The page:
Chrome to load webpages faster, warn about potential malware
Chrome 17 went into beta last week, and comes with new features that promise to make web browsing a faster, safer affair. A new blog post written by Google (NASDAQ: GOOG) software engineer Dominic Hamon explained that Chrome will start loading "some web pages" in the background even as the URL is being typed out.
And if a URL auto-completes to a site which is likely to be visited, Chrome will proceed to pre-render the page--presumably from cached data--before the enter key is pressed. Hamon says pre-rendering reduces the amount of time needed to see a fully-loaded webpage, with the webpage appearing instantly after hitting the enter button in some cases.
In addition, Chrome 17 will also expand its built-in security features to examine executable files and warn users about known bad files. A file hosted on a website with a "relatively high percentage" of malicious downloads, for example, will also result in a warning being triggered. Hamon says Google is starting small with the initial beta release, but that it will "be ramping up coverage for more and more malicious files in the coming months."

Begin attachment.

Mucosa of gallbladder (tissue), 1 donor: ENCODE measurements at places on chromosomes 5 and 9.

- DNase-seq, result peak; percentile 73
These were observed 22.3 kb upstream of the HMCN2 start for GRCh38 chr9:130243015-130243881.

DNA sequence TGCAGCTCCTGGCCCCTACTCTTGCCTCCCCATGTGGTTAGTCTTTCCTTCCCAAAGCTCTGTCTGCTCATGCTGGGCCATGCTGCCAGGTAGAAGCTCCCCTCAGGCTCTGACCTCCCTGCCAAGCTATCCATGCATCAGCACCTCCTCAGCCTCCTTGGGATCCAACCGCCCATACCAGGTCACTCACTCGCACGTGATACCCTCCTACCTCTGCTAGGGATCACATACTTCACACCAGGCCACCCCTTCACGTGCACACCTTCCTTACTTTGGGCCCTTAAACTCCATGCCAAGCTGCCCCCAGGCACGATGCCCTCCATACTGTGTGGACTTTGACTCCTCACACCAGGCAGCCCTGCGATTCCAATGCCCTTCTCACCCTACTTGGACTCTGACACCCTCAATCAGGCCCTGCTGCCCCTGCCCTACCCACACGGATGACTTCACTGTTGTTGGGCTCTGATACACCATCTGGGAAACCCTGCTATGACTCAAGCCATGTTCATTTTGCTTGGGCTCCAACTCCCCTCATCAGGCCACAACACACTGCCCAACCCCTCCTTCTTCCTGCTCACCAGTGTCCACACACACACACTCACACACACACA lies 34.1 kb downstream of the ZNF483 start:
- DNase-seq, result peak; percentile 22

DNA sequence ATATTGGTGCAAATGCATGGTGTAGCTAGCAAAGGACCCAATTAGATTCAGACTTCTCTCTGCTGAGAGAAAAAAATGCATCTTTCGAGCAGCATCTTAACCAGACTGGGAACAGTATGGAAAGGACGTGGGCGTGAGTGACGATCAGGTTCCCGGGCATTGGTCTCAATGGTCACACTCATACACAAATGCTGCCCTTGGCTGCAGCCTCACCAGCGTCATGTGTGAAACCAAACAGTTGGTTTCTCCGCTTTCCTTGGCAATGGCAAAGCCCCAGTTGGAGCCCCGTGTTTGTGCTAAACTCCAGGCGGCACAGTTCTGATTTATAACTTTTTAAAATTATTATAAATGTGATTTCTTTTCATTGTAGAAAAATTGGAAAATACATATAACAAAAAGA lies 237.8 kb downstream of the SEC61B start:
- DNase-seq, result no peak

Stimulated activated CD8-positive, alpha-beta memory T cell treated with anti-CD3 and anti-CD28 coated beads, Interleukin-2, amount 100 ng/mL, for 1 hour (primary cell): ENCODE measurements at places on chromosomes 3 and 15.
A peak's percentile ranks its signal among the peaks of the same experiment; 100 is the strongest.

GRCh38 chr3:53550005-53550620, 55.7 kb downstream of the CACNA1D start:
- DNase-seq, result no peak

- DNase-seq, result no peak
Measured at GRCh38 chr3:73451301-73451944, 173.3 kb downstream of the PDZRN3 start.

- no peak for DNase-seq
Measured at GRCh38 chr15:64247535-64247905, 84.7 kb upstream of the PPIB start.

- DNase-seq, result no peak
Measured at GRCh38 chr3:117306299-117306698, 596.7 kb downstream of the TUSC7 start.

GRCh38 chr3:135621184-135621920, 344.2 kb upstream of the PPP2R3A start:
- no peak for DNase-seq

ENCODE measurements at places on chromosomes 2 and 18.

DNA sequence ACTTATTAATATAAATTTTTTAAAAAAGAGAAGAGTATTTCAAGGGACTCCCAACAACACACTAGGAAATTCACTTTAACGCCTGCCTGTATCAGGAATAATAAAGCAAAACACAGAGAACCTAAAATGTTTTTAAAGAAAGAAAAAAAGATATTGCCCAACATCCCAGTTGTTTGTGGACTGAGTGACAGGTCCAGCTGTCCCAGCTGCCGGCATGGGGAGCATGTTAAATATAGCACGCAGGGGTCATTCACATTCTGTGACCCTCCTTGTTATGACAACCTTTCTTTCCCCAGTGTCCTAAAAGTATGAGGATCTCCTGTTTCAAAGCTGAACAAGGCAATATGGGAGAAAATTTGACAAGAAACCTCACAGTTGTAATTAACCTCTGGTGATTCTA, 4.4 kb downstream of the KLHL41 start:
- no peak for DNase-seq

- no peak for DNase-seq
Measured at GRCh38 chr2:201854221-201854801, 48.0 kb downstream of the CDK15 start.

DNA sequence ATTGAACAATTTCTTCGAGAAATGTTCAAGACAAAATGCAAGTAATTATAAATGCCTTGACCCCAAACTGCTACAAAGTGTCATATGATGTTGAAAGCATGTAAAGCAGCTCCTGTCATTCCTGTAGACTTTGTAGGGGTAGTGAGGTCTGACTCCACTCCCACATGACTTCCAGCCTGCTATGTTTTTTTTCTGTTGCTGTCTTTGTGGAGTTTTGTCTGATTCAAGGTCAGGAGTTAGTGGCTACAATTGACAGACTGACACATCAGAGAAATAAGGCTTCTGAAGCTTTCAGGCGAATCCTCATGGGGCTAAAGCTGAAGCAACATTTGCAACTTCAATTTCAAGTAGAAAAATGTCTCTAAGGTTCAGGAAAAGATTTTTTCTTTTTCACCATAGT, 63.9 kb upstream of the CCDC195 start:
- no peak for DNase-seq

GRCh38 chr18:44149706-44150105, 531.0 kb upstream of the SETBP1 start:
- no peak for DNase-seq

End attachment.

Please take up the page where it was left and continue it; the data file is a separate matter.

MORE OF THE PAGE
While businesses should ensure the use of dedicated antimalware protection, having an additional layer of defense at the web browser level certainly can't do any harm. Indeed, this would allow security administrators to establish additional layers of defenses in enterprises.
At the current rapid-fire pace of a new version every six weeks, the final version of Chrome 17 is expected to arrive before the end of January. The impatient can download the beta of Google Chrome 17 here.
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